Romania’s DNA starts criminal investigation into deputy prime minister

Romania’s DNA starts criminal investigation into deputy prime minister
The case concerns the transfer of areas of Belina Island on the Danube, which the DNA says carried out illegally.
By Carmen Simion in Bucharest September 24, 2017

Romania’s National Anticorruption Directorate (DNA) has started a criminal investigation into Deputy Prime Minister Sevil Shhaideh on suspicion of abuse of office, the DNA said on September 22. The agency has also asked for the parliament’s go ahead to probe European Funds Minister Rovana Plumb on suspicion of complicity to abuse of office in the same case. 

The new scandal surrounding two senior members of the Social Democratic Party (PSD) is likely to put pressure on the party’s leader, Liviu Dragnea. Shhaideh is a close ally of Dragnea — she was the PSD’s first choice for prime minister following the party’s victory in the 2016 general election — and the case concerns a land transfer the DNA claims was illegal in Teleorman county, which is Dragnea’s power base.

According to the DNA, in 2013 — when Plumb was Romania’s environment minister — sections of Belina island and Pavel inlet with a total area of 324 hectares were illegally transferred from the state to Teleorman county.

The land was placed under the management of Teleorman county council and only a few days after the transfer it was illegally leased to a private company, the DNA said. The land transfer was approved through a government decision, which breached the Romanian constitution and four other laws, the DNA claimed.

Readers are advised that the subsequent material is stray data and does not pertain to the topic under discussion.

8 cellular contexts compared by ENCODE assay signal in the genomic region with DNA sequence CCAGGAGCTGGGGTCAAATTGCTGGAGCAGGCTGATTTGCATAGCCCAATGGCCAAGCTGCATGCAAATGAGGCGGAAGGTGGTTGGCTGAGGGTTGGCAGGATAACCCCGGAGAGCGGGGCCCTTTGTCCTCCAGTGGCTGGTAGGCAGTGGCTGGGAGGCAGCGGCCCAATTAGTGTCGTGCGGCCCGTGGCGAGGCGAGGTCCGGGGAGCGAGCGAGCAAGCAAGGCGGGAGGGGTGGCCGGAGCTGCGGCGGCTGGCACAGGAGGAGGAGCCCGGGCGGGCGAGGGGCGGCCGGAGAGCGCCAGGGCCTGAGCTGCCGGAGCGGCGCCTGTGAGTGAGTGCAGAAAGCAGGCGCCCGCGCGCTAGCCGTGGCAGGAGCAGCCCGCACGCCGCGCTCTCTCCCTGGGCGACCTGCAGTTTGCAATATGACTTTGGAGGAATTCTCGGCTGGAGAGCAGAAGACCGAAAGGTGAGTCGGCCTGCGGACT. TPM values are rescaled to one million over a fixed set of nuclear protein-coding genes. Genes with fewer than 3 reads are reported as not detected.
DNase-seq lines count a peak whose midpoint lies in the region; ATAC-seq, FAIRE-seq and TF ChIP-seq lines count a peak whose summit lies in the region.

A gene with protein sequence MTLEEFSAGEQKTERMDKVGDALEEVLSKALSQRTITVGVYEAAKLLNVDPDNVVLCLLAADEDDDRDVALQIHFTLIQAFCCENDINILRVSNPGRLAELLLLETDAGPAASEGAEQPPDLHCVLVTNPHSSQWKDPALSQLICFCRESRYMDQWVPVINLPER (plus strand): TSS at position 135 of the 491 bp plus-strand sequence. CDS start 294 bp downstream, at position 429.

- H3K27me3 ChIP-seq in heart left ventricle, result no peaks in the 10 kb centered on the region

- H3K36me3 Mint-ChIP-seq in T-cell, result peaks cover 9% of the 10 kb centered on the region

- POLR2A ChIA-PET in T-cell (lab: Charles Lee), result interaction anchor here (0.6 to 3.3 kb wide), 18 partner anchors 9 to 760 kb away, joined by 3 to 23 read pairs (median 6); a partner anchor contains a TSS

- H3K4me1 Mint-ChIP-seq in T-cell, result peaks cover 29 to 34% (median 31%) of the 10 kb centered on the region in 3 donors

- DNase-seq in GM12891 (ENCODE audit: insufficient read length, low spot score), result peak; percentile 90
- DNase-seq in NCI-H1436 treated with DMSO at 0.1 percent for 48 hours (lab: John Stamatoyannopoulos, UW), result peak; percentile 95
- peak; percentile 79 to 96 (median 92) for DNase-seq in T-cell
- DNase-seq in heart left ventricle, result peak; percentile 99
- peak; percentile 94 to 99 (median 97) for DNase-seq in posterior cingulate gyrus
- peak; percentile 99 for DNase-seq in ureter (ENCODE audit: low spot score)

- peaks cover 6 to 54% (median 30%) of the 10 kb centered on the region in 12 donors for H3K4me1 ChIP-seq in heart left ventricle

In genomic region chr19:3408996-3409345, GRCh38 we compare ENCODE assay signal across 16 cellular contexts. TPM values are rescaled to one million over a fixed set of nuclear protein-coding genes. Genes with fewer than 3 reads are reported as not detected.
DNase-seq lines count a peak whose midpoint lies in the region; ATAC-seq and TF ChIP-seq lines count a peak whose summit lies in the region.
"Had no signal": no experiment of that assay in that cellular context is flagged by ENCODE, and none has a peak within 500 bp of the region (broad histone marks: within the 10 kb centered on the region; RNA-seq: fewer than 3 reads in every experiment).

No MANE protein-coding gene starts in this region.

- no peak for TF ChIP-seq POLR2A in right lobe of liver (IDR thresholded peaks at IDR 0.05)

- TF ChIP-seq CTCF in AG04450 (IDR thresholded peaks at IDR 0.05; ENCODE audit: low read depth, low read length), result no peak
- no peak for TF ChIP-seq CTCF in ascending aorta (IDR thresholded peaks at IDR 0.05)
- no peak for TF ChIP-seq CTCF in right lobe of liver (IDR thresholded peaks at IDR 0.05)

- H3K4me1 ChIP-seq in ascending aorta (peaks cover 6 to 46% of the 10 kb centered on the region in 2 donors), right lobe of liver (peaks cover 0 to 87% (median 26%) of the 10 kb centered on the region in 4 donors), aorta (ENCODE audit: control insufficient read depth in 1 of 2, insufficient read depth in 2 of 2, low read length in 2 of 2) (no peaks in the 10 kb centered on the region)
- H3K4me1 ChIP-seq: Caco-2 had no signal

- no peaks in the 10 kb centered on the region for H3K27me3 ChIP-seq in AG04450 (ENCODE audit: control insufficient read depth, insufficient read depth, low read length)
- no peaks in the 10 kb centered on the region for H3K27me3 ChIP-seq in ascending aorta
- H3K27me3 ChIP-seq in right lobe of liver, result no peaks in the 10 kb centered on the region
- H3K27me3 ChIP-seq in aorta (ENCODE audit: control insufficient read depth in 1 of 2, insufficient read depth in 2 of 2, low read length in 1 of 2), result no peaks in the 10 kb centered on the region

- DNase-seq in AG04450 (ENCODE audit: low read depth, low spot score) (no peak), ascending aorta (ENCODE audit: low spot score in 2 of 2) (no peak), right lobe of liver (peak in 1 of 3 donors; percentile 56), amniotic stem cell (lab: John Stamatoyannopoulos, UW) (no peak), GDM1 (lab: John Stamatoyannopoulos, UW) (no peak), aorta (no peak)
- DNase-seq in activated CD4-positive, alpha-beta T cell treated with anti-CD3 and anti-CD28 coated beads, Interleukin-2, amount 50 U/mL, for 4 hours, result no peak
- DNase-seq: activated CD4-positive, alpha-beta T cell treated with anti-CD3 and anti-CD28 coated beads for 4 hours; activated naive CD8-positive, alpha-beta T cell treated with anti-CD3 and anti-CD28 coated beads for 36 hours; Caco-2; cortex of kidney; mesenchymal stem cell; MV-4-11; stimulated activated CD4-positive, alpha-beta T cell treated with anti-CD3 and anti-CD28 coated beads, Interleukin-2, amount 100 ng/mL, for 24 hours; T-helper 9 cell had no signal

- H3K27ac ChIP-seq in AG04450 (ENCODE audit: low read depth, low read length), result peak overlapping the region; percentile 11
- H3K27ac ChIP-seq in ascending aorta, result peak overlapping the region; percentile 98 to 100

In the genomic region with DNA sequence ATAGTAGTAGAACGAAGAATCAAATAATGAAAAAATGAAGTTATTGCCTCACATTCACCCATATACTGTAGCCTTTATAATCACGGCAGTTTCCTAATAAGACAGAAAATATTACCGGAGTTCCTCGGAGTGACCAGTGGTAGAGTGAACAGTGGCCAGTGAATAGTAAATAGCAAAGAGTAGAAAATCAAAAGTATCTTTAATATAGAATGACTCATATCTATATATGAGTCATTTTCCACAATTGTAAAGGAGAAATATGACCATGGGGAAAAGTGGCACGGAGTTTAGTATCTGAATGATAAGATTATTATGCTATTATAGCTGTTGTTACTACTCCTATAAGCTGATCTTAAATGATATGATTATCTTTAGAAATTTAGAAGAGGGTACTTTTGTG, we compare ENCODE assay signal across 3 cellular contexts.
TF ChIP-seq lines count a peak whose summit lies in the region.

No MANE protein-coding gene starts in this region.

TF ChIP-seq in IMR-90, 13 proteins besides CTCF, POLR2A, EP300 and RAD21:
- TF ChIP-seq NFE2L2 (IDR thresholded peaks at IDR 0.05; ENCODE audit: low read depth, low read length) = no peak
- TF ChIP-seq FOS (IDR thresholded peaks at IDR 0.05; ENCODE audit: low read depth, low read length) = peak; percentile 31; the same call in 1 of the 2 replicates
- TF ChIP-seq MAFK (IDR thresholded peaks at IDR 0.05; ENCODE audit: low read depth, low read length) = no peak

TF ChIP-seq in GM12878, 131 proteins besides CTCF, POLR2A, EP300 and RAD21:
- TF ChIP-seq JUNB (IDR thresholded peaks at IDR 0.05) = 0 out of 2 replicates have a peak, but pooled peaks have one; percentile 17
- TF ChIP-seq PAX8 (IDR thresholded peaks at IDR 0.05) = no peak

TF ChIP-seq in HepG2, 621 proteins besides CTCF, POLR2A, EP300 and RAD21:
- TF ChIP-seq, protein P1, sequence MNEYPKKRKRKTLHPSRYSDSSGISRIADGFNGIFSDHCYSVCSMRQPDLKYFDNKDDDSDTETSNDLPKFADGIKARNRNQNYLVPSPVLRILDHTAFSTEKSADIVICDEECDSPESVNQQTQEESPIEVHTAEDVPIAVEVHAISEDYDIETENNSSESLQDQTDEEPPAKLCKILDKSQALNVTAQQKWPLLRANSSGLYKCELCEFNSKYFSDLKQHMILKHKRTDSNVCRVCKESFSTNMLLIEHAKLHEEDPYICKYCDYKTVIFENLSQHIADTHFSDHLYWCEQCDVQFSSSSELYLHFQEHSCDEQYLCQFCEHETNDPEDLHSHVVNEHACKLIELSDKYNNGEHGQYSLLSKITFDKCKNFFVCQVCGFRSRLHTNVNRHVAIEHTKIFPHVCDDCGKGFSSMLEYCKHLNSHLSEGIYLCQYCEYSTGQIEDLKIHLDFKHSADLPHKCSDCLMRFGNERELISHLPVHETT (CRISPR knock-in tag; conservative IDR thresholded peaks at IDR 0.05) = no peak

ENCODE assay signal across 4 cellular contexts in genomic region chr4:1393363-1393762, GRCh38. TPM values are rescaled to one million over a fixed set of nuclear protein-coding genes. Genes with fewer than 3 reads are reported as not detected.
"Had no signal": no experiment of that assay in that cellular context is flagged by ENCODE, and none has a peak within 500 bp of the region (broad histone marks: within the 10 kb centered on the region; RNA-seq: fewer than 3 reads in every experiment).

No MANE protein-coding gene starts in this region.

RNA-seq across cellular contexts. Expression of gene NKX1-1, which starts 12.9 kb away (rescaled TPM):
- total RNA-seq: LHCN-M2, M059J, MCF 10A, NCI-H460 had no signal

Local media report that Dragnea’s family benefitted from the alleged illegal land transfer being probed by prosecutors.

In June, local news portal claimed in an investigation that in 2014 Teleorman county council leased the land to Tel Drum, a company owned by some of Dragnea’s former college classmates. Three months later, Tel Drum leased it to Trident 51, a company now controlled by Dragnea’s son though he was not a shareholder at the time. However, Trident 51 gave up the lease contract in February, when Romania was shaken by the largest antigovernment protests since the fall of communism, and the land was returned to Tel Drum.

The DNA has also started criminal investigations into other people involved in the land transfer. The prosecutors claim that the land under investigation was publicly owned, and should have been transferred to the ownership of a county council through a bill rather than by a government decision. The prosecutors’ investigation showed that Teleroman county council had asked for the land to be transferred to its ownership so it could be used as a tourist complex. The government therefore adopted a decision that Belina island and the Pavel inlet were not part of the Danube basin, trying to make the transfer to the county council through a government decision, and not a bill, look legal, the DNA said.

The prosecutors added that the decision had not been approved by the justice or finance ministries. According to the DNA, Plumb broke the law when she initiated and promoted the government decision.

The scandal around the land has also inflamed the ongoing conflict between Dragnea and former prime minister Victor Ponta. Earlier in the week, Ponta testified to DNA prosecutors in relation to the land transfer, drawing criticism from Dragnea in a TV interview. “I understood Ponta’s mission: to raise his hand in order to be heard and say some things,” Dragnea said on September 19, according to

Ponta reacted on Facebook calling Dragnea a liar. “I was heard as a witness (not denouncer) about the way I signed a government decision in 2013! Dragnea’s business with Teldrum [Tel Drum] is his problem, not mine or [former prime minister Sorin] Grindeanu’s … If Dragnea has committed illegalities, he should be held responsible for them, the fact that he is blaming others only shows how scared he is and how guilty he knows he is!” Ponta wrote.